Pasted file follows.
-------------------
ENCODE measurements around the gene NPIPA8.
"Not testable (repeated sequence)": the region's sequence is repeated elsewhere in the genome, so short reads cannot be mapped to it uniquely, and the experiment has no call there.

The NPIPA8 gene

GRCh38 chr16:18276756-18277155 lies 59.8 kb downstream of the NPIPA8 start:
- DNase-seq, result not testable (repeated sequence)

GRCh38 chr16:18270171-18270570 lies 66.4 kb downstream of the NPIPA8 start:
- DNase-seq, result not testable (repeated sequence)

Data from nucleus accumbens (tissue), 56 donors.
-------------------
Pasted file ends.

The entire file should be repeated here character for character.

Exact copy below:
ENCODE measurements around the gene NPIPA8.
"Not testable (repeated sequence)": the region's sequence is repeated elsewhere in the genome, so short reads cannot be mapped to it uniquely, and the experiment has no call there.

The NPIPA8 gene

GRCh38 chr16:18276756-18277155 lies 59.8 kb downstream of the NPIPA8 start:
- DNase-seq, result not testable (repeated sequence)

GRCh38 chr16:18270171-18270570 lies 66.4 kb downstream of the NPIPA8 start:
- DNase-seq, result not testable (repeated sequence)

Data from nucleus accumbens (tissue), 56 donors.